via www.buzzfeed.com

July 26, 2015 | Permalink | Comments (0)

Why Israel will hit Iran after Obama's gone - The Orange County Register

Sixteen months later, America will have a new president. Very soon thereafter, Israel’s Prime Minister Benjamin Netanyahu is likely to take military action against Iranian nuclear facilities. The United States will be drawn in to help support Israel.

via www.ocregister.com

Tom Campbell is a smart guy.

July 26, 2015 | Permalink | Comments (0)

No Americans in IAEA's Iran inspection teams, says Susan Rice | The Times of Israel

“The IAEA will field an international team of inspectors and those inspectors will, in all likelihood, come from IAEA member states, most of whom have diplomatic relations with Iran. We [the United States] are a rare exception,” US National Security Adviser Susan Rice told CNN on Thursday.

via www.timesofisrael.com

Of course.

July 26, 2015 | Permalink | Comments (0)

British economics graduates have left a trail of misery around the world » The Spectator

Most of our British university teachers imbue their overseas students with disastrous ideas and remain comfortably here, uninvolved in the misery they have sown overseas. One heroic-cum-tragic exception was Malcolm Caldwell, a communist lecturer at the School of Oriental and African Studies who was such a fan of Pol Pot and his murderous regime that he went over to see it in person. He had a private interview with Pol Pot himself and was murdered later the same day.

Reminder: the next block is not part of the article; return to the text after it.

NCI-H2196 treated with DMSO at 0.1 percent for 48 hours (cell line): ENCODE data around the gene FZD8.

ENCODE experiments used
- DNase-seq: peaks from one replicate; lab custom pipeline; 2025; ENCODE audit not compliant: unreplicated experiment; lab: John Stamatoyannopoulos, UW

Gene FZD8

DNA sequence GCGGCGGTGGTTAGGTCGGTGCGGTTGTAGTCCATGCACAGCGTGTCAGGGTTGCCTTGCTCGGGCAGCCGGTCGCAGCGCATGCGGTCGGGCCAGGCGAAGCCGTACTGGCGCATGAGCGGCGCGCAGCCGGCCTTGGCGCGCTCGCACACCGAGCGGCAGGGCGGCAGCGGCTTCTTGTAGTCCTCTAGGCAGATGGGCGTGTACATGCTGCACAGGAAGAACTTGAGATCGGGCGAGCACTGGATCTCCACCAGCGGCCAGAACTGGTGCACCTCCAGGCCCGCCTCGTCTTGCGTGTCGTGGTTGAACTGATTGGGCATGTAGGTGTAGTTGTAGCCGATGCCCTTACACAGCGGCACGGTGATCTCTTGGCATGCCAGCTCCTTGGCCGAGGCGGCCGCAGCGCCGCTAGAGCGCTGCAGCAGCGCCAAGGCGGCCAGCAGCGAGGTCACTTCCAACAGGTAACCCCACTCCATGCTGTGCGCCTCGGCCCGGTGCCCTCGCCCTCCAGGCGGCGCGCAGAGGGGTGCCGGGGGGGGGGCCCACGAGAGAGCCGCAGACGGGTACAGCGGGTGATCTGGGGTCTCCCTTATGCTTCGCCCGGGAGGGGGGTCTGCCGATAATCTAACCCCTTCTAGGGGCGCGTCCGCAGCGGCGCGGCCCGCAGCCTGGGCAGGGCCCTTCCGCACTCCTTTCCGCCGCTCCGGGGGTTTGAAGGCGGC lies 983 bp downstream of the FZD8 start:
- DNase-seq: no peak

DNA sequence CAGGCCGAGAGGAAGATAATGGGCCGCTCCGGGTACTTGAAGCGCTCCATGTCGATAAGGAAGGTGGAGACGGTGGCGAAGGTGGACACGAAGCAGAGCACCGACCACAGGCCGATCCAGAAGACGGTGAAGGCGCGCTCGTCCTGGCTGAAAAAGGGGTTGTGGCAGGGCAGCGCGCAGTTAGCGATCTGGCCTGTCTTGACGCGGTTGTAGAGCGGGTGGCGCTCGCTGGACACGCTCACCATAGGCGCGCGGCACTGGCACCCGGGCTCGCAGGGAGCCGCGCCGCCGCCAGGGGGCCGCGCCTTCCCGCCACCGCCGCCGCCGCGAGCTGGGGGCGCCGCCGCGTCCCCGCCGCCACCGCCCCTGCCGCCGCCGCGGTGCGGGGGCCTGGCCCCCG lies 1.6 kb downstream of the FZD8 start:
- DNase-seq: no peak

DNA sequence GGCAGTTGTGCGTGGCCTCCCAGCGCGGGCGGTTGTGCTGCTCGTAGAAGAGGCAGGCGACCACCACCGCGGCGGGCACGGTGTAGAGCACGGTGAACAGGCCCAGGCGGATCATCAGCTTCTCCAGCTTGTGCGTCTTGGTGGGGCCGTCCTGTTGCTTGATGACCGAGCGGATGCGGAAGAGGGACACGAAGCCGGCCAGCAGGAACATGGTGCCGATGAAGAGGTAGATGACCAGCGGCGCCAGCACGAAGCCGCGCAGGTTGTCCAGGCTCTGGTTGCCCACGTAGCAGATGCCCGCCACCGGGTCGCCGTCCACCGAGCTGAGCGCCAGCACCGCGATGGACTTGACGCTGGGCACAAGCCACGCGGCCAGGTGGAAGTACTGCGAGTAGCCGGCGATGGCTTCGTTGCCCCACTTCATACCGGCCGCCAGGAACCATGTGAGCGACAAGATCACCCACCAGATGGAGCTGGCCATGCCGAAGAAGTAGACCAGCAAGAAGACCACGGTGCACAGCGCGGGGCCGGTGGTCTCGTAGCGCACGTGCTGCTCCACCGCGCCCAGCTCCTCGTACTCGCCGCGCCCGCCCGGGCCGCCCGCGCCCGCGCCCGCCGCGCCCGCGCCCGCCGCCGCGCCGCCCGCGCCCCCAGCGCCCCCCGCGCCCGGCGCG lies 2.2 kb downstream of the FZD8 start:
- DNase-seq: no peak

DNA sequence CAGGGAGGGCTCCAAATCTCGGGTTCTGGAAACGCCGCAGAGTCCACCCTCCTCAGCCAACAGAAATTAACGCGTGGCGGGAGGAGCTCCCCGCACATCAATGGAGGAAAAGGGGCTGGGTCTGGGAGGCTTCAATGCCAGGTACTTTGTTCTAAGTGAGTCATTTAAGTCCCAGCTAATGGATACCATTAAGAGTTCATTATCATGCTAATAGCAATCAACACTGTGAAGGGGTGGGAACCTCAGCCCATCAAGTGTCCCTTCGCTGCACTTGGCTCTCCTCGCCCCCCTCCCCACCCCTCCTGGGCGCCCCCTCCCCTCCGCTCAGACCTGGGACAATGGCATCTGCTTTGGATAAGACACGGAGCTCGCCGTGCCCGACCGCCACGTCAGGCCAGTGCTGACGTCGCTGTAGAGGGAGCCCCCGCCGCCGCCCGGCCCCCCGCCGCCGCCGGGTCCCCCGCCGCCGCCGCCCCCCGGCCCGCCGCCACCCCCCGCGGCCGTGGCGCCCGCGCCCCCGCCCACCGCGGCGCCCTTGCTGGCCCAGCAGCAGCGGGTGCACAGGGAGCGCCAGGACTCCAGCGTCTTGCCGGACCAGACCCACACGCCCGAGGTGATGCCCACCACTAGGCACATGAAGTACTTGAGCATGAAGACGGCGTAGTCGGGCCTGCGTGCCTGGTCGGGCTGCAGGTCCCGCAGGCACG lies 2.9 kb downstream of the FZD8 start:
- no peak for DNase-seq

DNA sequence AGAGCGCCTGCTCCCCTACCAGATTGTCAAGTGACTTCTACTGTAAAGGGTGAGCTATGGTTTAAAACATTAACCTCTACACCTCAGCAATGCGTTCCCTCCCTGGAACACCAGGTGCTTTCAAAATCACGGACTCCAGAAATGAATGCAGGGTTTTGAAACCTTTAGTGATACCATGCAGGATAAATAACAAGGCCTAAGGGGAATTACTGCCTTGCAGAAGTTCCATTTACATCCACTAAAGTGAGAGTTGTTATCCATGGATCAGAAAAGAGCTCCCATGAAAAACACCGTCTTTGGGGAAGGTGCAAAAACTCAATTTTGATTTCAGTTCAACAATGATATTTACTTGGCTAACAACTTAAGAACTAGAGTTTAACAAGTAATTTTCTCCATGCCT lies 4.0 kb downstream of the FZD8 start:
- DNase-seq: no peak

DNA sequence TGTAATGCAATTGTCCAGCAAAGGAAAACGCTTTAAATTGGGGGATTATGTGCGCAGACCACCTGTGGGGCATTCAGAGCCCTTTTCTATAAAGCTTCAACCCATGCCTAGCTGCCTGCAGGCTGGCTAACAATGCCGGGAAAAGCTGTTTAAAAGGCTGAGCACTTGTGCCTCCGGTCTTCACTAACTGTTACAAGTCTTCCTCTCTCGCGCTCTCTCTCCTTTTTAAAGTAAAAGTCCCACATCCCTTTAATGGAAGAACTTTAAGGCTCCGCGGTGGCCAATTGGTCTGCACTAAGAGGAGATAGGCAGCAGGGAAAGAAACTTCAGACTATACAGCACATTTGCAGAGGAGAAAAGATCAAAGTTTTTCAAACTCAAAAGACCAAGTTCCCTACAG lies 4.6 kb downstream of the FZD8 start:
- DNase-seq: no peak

via www.spectator.co.uk

Ha! Serves the bugger right.

July 26, 2015 | Permalink | Comments (0)

British economics graduates have left a trail of misery around the world » The Spectator

Varoufakis was a product of British universities. He read economics at Essex and mathematical statistics at Birmingham, returning to Essex to do a PhD in economics. With the benefit of his British university education he returned to Greece and, during his short time in office, obliterated the nascent recovery. The economy is now expected to contract by 4 per cent this year — an amazing transformation. Greece’s debt burden has increased by tens of billions and many people have emigrated.

But Varoufakis is not alone. Plenty of other visitors to our universities have been influenced by the teaching here and returned to their countries to wreak havoc.

via www.spectator.co.uk